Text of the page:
There’s a tremendous amount of misconception regarding the ever so broad topic of protein. Here are a few things you may not even know when it comes to this essential macronutrient.
Back in 1890 the USDA recommended working men consume 110 grams of protein per day, the Journal of Nutrition reported. Today each person needs a different amount of protein based on gender, height, weight, and activity level. According to the Centers for Disease Control and Prevention, a healthy adult male should consume roughly 56 grams of protein a day.
“Protein is made up of amino acids, it’s the building block of the body. Without it we can’t build all the things that help the body run smoothly—muscle, connective tissue, neurotransmitters, blood cells, hormones,” says Ryan Andrews, R.D., a fitness and nutrition coach with Precision Nutrition. “I get questions about it daily from clients—there’s still some confusion.”
That confusion can lead to dietary missteps that both impact nutrition and result in sacrificing hard-earned muscle. “A lot of people still don’t understand that your amino acid stores are constantly being depleted and if you don’t replenish them, your body can pull from your muscle mass to get the protein it requires,” he says.
HERE ARE THE 5 THINGS YOU DON’T KNOW ABOUT PROTEIN
1) You need a protein shake immediately after a workout to build muscle
Fact: This idea is based on what’s known as the anabolic window of opportunity—when the body is sponge-like after a workout, absorbing nutrients in order to refill glycogen stores, kick off protein synthesis, and stop protein breakdown. Newer research shows that the window is broader than originally thought. You have up to 2 hours after a workout to kickoff the recovery process. But even more important is the protein you’re getting throughout the day. Are you consistently refilling that pool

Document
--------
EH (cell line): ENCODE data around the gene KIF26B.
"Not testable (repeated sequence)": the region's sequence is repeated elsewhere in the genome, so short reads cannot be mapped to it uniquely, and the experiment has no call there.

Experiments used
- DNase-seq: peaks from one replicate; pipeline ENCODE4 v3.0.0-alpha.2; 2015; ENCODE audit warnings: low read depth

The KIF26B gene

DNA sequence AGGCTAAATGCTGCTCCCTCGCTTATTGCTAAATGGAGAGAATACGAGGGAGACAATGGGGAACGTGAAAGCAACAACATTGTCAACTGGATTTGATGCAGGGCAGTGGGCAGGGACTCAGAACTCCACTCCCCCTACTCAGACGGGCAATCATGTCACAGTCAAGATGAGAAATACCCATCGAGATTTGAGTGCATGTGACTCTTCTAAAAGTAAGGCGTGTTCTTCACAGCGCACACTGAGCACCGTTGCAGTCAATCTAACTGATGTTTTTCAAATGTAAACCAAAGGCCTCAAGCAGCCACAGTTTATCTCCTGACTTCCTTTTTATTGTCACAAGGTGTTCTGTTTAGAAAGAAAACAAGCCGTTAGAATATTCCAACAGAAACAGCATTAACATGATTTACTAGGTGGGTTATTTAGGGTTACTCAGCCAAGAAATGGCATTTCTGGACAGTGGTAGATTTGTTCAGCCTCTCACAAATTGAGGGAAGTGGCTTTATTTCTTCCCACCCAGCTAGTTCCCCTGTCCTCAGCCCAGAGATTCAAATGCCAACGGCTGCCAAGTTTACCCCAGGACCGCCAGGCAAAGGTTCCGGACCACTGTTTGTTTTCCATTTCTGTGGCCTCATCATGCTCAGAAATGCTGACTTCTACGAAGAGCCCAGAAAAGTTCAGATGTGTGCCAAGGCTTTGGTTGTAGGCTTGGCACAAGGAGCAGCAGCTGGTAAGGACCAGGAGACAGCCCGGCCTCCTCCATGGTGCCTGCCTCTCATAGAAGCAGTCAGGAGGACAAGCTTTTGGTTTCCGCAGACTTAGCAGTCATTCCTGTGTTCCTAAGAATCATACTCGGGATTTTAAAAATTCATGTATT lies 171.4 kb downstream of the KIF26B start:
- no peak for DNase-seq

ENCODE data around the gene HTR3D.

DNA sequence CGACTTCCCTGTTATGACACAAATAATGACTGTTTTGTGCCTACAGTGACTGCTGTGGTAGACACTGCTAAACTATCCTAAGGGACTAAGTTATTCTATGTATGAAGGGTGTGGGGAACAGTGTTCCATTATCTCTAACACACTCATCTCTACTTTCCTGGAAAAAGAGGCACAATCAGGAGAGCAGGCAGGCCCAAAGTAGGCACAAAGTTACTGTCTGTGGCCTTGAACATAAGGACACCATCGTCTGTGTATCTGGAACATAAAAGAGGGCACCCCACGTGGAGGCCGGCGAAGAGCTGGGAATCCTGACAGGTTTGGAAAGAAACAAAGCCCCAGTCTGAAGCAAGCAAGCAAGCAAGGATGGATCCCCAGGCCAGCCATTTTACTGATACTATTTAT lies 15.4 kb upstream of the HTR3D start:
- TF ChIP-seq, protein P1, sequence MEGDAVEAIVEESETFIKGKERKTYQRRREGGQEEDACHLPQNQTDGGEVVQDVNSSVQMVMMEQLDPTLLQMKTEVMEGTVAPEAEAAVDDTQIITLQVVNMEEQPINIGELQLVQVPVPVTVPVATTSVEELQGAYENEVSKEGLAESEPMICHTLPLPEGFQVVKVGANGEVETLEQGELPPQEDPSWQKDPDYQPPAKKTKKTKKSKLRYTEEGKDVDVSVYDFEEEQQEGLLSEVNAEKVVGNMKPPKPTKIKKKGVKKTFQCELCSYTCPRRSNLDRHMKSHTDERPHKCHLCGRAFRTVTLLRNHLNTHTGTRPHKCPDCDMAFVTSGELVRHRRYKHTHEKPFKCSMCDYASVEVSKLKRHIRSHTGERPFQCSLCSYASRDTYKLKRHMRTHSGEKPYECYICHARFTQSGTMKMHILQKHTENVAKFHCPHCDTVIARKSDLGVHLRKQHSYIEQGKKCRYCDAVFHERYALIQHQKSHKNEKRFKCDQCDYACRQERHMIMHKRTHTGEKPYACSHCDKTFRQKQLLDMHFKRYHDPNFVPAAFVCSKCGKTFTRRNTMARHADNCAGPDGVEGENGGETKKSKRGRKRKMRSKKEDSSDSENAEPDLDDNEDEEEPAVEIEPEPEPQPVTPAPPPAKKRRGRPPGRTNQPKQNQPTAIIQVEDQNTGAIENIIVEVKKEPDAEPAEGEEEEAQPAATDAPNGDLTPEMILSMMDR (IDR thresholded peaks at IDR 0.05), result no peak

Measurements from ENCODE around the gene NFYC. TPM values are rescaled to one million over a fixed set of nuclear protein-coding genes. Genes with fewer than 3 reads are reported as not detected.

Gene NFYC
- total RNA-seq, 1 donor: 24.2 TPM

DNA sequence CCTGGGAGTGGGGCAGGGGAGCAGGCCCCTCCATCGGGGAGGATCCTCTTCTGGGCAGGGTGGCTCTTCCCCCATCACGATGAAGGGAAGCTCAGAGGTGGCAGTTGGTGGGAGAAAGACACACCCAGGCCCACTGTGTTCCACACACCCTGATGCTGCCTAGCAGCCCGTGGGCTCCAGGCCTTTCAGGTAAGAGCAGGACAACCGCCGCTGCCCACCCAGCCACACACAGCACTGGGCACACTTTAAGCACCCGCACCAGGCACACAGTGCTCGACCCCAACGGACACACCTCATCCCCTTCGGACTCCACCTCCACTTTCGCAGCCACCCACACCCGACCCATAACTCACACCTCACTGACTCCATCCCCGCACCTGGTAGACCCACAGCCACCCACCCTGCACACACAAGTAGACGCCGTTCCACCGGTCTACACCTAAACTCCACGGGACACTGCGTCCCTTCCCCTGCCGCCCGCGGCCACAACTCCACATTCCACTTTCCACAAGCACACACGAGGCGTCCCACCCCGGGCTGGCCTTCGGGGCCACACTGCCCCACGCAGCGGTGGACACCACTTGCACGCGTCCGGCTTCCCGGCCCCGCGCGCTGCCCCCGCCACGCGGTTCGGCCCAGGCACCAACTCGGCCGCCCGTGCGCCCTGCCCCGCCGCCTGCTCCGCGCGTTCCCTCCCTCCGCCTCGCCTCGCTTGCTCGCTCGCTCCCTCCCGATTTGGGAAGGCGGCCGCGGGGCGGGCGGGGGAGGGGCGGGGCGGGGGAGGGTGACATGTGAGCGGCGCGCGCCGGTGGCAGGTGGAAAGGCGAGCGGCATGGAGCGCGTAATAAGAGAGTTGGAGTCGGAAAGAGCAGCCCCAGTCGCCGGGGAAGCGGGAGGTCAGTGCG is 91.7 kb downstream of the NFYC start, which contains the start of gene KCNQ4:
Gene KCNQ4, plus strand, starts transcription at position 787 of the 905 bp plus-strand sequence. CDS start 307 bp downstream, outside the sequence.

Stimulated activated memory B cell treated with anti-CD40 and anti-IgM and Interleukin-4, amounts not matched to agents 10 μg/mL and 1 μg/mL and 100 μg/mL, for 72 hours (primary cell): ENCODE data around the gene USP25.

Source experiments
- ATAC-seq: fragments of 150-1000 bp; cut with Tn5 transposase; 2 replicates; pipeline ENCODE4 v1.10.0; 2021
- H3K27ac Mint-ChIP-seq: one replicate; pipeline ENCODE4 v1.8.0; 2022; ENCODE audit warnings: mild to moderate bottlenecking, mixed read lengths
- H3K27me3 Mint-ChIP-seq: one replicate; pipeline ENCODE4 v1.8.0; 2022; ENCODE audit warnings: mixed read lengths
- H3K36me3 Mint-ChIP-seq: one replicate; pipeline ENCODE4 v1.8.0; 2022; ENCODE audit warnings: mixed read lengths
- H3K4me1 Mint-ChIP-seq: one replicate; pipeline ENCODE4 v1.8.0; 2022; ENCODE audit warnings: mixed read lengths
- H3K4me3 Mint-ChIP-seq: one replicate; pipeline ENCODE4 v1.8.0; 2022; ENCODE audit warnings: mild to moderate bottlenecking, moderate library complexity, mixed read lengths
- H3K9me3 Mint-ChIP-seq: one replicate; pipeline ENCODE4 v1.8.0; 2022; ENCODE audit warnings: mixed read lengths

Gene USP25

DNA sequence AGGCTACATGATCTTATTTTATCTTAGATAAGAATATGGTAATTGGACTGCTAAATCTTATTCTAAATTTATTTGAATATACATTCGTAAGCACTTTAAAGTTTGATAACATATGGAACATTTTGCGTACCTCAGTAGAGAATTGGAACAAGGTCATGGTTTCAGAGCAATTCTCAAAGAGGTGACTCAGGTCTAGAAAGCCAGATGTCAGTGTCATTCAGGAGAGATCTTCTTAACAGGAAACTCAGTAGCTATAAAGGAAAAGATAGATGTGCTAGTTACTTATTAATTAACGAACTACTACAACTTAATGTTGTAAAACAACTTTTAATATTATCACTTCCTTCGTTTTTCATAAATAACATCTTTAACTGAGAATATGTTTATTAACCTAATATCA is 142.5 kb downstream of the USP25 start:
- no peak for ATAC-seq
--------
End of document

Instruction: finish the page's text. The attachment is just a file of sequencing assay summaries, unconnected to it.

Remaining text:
2) What’s Supp
Protein supplements rake in $7 billion a year, according to Euromonitor.
Insects, particularly crickets, are
an excellent source of protein. A 2013 UN report suggested more people incorporate entomophagy (scarfing down insects) into their diet to combat world hunger.
4) You should get all your protein for the day in one meal
Fact: I’m asked about this nearly every day, with the majority of people thinking that it’s okay to lump your protein into one meal, like a big steak at the end of the day. But protein intake really needs to be distributed over the course of the day. We only have a limited pool of protein reserves, whereas we have greater reserves of carbs and fat. Think of it like a sink that you’re trying to keep full, but there’s no plug in the drain—you need to replenish your protein stores as they get depleted. Try to get some with each meal.
5) Breakfast Blunders
In 2015 General Mills was sued by the Center for Science in the Public Interest over its Cheerios Protein cereal. General Mills was accused of using misleading marketing to tout the amount of protein in the cereal.